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Article
March 1, 1971

Vitamin C and the Common Cold

Author Affiliations

Evanston, Ill

JAMA. 1971;215(9):1506. doi:10.1001/jama.1971.03180220086028

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Abstract

The many admirers of Linus Pauling will wish that he had not written this book. Here are found, not the guarded statements of a philosopher or scientist seeking truth, but the clear, incisive sentences of an advertiser with something to sell. Unfortunately, many laymen are going to believe the ideas that the author is selling—that ascorbic acid is a completely harmless chemical which will prevent or mollify infectious diseases such as the common cold, if taken in doses of from 1 to 10 gm daily throughout life, and possibly extend that lifetime from two to six years. Actually, when used as recommended by Professor Pauling, neither the safety of all dosage forms, nor the efficacy of ascorbic acid in any dosage form, has been proved.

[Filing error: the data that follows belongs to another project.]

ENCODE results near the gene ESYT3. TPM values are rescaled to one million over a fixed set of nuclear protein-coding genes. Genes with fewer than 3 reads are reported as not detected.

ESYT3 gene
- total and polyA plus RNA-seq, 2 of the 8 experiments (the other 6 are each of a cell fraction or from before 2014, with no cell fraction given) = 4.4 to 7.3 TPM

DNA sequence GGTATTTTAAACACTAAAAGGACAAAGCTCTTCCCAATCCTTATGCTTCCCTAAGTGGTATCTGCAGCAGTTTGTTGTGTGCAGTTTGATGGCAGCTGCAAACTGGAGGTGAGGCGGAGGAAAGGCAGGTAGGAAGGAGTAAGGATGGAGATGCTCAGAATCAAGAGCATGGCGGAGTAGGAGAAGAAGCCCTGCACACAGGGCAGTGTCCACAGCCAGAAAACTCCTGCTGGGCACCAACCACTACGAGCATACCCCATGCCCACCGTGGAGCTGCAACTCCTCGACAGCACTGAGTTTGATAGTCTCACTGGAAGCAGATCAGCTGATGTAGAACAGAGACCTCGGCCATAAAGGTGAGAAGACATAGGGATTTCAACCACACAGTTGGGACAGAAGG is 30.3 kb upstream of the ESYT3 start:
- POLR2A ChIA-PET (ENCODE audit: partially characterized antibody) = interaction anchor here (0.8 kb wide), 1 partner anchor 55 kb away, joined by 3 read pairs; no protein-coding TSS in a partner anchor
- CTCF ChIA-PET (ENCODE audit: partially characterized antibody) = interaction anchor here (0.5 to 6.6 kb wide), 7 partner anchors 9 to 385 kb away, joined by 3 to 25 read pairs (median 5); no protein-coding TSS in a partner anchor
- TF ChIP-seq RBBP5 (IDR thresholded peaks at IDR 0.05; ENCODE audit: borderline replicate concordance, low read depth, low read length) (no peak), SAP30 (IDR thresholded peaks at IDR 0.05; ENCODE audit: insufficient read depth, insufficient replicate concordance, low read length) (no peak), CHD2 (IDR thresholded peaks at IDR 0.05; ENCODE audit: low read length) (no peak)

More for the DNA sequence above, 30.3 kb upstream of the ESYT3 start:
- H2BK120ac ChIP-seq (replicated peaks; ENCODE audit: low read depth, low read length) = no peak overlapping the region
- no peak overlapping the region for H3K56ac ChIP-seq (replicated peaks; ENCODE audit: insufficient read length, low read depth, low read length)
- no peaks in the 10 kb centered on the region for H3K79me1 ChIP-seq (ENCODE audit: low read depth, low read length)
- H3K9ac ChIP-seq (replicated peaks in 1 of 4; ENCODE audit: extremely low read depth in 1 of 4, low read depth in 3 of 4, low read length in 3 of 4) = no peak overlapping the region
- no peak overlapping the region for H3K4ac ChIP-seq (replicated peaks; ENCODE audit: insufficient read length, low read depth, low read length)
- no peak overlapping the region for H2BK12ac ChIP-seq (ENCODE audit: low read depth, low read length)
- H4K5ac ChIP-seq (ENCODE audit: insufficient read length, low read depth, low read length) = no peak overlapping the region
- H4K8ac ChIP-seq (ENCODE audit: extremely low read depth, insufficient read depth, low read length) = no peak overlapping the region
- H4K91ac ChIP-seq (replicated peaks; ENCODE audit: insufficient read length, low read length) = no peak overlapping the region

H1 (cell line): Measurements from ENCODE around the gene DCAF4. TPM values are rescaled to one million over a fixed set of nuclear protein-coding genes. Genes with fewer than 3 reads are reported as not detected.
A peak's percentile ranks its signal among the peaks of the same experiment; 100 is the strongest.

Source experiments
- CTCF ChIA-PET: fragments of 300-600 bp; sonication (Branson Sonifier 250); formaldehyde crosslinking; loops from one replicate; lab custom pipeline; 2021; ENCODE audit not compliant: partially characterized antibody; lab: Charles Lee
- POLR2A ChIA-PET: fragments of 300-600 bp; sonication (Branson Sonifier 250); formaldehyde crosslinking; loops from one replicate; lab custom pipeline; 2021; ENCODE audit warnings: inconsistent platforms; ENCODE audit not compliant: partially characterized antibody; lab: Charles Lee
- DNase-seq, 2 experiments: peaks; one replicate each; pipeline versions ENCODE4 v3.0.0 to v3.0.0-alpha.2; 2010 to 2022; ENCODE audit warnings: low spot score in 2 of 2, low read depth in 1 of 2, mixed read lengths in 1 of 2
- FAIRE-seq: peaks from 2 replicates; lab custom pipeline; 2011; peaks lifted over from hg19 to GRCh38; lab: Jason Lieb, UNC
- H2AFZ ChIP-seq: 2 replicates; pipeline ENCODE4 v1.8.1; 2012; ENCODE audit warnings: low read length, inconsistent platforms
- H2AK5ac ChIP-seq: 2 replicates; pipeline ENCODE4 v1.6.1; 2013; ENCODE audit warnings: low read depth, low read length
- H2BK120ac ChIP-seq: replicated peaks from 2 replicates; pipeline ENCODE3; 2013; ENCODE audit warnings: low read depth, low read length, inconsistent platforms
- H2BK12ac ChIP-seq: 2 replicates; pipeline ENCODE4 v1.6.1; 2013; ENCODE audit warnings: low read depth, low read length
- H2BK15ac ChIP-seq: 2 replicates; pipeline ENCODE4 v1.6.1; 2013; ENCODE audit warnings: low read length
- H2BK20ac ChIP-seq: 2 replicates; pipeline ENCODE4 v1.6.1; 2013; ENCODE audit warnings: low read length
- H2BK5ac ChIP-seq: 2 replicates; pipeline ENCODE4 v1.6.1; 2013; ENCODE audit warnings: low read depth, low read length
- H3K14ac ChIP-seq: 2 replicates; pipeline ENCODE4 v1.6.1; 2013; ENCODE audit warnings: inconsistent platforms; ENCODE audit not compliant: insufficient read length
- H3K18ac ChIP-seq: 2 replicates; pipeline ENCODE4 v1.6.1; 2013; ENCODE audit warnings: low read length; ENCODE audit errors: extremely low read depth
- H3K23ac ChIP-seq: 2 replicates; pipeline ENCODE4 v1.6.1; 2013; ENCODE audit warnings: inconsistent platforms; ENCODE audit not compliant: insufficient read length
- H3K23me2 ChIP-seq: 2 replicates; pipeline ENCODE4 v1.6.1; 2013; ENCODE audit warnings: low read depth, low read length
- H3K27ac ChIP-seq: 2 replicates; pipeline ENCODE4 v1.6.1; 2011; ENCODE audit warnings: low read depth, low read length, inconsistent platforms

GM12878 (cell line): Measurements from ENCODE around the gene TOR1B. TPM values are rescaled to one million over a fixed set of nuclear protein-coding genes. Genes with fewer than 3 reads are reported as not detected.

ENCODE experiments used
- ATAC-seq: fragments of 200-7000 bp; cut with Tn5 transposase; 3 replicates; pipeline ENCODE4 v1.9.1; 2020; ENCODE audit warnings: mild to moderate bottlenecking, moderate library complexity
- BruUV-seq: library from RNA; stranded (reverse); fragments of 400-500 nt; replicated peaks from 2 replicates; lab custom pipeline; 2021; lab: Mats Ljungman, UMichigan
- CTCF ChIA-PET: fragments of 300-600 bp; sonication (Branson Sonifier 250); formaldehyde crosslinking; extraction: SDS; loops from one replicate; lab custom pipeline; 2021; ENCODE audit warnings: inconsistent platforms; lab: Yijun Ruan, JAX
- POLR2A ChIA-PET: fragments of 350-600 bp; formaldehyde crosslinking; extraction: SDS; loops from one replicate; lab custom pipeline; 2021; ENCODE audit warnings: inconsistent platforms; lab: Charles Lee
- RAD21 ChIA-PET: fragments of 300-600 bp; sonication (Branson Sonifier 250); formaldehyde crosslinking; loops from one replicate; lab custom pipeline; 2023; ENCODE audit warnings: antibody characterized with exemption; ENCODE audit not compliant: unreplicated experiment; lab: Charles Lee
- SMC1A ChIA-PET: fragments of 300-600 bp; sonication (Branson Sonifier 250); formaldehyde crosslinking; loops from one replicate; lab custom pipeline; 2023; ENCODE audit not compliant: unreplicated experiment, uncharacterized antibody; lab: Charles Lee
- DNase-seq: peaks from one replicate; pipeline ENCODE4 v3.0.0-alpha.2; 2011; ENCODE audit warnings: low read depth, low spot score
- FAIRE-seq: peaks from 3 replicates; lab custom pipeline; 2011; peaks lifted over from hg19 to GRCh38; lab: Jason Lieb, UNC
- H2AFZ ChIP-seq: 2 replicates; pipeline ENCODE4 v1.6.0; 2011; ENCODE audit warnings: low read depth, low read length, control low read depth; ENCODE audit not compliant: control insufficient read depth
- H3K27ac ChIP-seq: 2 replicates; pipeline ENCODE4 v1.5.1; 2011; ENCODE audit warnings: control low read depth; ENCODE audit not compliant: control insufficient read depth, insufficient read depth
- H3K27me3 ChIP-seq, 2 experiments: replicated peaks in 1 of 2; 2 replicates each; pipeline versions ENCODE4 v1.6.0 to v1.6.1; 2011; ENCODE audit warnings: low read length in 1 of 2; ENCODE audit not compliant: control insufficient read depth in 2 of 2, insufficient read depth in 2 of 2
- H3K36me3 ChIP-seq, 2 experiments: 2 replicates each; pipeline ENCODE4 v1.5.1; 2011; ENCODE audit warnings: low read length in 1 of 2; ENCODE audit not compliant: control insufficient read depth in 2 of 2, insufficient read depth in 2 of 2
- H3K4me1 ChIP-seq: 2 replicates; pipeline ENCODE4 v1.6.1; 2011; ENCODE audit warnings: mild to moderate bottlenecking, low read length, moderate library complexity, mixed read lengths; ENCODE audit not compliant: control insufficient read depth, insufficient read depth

Pauling hopes that there will be a thorough, large-scale study on vitamin C and the common cold. Because he has already convinced himself that vitamin

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